In the ultra-modern Ironbank building in Karangahape Road, business partners Mitch Olson and Darren Green are busy managing a virtual world.
Olson and Green’s (pictured above, left to right) company Outsmart launched online virtual reality gaming site SmallWorlds three years ago. The company’s growth has been exceptional. Disney came onboard as an investor but Green and Olson would not disclose to Computerworld in what capacity. Staff numbers have grown from two to 30.
SmallWorlds has signed up 6.5 million users, with around 500,000 active users every month. SmallWorlds has been growing steadily since the start and is now profitable and “making good revenue”, says Green. He is reluctant to go into further detail.
SmallWorlds’ users are 65 percent female, Olson says. They are predominantly teens, followed by “soccer mums”, says Olson.
Women tend to dominate social and casual gaming, Green says, with the average casual or social gamer being a 43-year-old female. Eighty percent of SmallWorlds players are in the US, 10 percent in the UK and the rest scattered over other mainly English speaking countries. The company plans to move into the non-English speaking market.
They are also moving into the mobile and social gaming space, with the release of new products just around the corner, Green says.
So what attracts users to SmallWorlds? Olson thinks it is a combination of the social aspect of the world and the self-expression via the avatars. Players can personalise their avatars, create a home for themselves and also engage in art and missions to further define and express themselves.
Community is a key part, with lots of social interaction, says Olson. And there are many opportunities for creativity – crafting, creating art and trading. “We have a vibrant art community in Smallworlds,” says Green. “They create and sell art to each other.”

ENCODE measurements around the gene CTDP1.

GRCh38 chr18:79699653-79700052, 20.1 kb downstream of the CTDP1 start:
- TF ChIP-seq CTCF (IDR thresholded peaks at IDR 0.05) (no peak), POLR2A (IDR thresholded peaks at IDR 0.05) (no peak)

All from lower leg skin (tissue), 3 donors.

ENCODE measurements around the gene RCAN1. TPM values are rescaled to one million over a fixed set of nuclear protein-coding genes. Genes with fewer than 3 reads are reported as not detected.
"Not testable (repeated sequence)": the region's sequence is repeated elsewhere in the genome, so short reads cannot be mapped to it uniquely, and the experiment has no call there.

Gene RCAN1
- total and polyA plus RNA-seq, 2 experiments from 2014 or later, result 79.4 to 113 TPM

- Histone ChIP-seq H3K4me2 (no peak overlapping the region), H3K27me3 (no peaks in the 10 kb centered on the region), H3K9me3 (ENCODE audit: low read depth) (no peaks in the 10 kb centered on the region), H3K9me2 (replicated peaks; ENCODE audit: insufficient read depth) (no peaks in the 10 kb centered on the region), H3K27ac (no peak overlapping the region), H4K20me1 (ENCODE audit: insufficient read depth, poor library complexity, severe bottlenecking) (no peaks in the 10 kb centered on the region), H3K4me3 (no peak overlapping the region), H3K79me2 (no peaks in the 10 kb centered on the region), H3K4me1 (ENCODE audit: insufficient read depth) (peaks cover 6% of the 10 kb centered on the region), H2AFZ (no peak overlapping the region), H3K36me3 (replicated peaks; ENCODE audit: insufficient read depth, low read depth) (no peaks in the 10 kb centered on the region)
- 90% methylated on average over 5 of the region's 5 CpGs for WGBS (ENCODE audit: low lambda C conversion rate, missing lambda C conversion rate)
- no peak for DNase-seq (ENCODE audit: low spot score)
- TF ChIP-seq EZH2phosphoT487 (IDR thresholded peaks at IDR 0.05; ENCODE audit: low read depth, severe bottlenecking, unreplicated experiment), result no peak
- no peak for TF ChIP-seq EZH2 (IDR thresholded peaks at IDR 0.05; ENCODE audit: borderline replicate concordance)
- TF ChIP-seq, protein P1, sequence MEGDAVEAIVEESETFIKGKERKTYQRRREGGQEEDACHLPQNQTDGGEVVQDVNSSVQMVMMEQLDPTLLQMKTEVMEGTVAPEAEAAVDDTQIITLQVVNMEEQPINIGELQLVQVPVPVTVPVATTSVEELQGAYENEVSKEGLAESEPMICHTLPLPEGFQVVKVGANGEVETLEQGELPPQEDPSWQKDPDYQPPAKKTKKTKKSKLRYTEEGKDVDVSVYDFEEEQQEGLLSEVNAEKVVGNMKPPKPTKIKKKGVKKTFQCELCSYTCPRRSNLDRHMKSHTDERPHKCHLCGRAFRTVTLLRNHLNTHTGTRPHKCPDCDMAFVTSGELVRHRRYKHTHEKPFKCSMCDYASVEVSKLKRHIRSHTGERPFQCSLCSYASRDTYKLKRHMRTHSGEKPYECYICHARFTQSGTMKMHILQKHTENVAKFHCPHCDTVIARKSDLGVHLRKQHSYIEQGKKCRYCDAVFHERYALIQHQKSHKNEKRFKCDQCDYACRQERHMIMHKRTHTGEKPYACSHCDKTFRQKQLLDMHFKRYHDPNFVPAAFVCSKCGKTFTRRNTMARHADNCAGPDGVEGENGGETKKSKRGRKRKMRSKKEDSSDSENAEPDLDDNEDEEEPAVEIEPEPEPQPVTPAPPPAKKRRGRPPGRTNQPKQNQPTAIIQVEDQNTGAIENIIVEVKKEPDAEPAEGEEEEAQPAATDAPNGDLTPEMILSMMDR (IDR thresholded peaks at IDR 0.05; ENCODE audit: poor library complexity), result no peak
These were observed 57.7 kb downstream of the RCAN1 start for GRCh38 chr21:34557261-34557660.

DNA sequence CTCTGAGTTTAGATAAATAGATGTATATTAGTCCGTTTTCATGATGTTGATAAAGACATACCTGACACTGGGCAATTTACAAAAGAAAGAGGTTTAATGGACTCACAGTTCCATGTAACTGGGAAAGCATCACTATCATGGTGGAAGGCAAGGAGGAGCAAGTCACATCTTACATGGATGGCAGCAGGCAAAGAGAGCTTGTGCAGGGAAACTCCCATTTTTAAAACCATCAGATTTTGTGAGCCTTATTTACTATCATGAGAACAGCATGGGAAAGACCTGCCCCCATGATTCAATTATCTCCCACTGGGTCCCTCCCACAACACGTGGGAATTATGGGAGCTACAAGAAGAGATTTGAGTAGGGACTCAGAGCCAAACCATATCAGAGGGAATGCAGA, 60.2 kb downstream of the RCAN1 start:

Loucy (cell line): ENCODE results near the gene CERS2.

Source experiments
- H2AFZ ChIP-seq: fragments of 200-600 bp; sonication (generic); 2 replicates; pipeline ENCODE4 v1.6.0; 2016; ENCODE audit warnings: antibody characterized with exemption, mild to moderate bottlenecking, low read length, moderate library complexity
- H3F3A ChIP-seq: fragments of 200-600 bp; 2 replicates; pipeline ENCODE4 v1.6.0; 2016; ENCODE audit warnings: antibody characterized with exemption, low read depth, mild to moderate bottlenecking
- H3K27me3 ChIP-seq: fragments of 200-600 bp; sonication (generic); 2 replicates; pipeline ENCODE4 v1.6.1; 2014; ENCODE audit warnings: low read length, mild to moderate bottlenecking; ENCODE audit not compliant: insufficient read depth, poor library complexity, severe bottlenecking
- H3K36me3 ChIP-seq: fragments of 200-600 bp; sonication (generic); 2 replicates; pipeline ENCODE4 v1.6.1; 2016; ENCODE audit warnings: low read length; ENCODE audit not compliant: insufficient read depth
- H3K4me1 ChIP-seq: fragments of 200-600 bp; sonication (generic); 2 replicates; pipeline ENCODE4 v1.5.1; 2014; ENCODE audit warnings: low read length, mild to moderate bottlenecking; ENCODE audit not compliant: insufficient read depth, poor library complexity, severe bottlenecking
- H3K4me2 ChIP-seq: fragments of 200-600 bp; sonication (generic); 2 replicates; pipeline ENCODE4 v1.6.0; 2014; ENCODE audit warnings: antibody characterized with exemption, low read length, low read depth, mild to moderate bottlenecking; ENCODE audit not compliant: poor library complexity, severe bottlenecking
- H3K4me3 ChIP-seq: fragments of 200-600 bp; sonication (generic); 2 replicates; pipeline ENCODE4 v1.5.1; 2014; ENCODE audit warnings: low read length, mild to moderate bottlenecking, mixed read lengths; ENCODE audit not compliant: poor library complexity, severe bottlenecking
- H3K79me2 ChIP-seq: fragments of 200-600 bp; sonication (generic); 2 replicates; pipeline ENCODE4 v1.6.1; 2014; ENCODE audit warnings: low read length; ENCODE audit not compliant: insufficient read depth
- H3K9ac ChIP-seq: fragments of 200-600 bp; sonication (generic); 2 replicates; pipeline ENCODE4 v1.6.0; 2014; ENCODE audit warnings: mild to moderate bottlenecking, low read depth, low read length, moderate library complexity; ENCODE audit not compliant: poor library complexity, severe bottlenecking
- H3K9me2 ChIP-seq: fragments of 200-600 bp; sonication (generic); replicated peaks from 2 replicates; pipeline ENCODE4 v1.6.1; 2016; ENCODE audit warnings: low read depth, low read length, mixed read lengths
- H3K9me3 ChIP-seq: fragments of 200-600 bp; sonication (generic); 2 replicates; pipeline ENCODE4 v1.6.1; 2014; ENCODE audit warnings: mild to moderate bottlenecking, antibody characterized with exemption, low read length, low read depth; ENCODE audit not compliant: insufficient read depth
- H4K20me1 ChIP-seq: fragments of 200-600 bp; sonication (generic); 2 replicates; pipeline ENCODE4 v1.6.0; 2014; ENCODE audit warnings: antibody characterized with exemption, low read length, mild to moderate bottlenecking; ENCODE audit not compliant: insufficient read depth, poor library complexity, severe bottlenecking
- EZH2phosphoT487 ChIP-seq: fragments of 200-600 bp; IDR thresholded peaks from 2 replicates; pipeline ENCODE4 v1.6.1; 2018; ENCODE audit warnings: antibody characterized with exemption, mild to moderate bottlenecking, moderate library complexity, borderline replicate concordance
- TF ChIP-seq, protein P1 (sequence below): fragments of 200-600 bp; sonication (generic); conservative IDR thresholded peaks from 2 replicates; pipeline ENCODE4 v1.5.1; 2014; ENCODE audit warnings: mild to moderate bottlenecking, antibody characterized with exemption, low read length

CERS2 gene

The game is free to play but users can purchase virtual goods and currency from SmallWorlds. There is also a subscription model where users pay to be part of a ‘VIP’ club. VIP members receive “cool stuff” that allows them to tweak their avatar in different ways.
Collecting is another strong theme within the world, says Olson. SmallWorlds releases rare collectables every month – they are only released once and hence become very sought-after items. The most exceptional one originally cost $5, but is now selling for the equivalent of US$3000. The item? A snow fox suit which glows in white and blue.
Players can also create missions and quests in the virtual world. “The big difference with SmallWorlds is that we enable our players to create these missions themselves,” says Olson. “It is a model whereby the citizens of the community are creating experiences, which they can share with their fellow players.”
Users are given the tools to create things and they are constantly surprised at what the users invent, they say.
There is no shortage of games in this online world; there are paintball-type games, pool, chess and Pictionary. There are also shops, mostly selling clothing and furniture, but there is also a gardening shop where you can buy plants. Like in any community, there are entrepreneurial users who are trading and earning virtual cash.
The company claims the site is growing by about 50,000 users a week. “We plan to be a $100 million turnover company by 2013,” says Green.
They have been approached by a number of larger companies wanting to buy the technology off them, but so far, Green and Olson have turned the offers down. In addition to the 30 staff in Auckland, another 30 people across the (real) world work part-time on SmallWorlds, and about 70 work in the virtual world and are paid in virtual currency.
“SmallWorlds is like a small country so they are almost like our … I don’t want to say police force, but they are there to help and resolve issues and disputes,” says Green, himself a hardcore gamer.
These online helpers get to wear a highly-coveted cape, he adds.
Outsmart started as an outsourcing firm, building software for US start-ups. This allowed Green and Olson to self-fund the beta of SmallWorlds and, in the long run, retain control of the business.
A technology development grant from the Ministry of Science and Innovation was also helpful to the company, says Green.
They employed a business development manager in San Francisco a couple of years back, but soon decided to pull the plug on that project. “It was too early for us,” says Green. “But we are now getting to the size where we are looking at opening an office there again. We are in the right phase to do business there now.”
* This article is part of a series about Auckland IT start-ups. Tomorrow Computerworld talks to the cofounder of mobile photo-sharing app Snapr.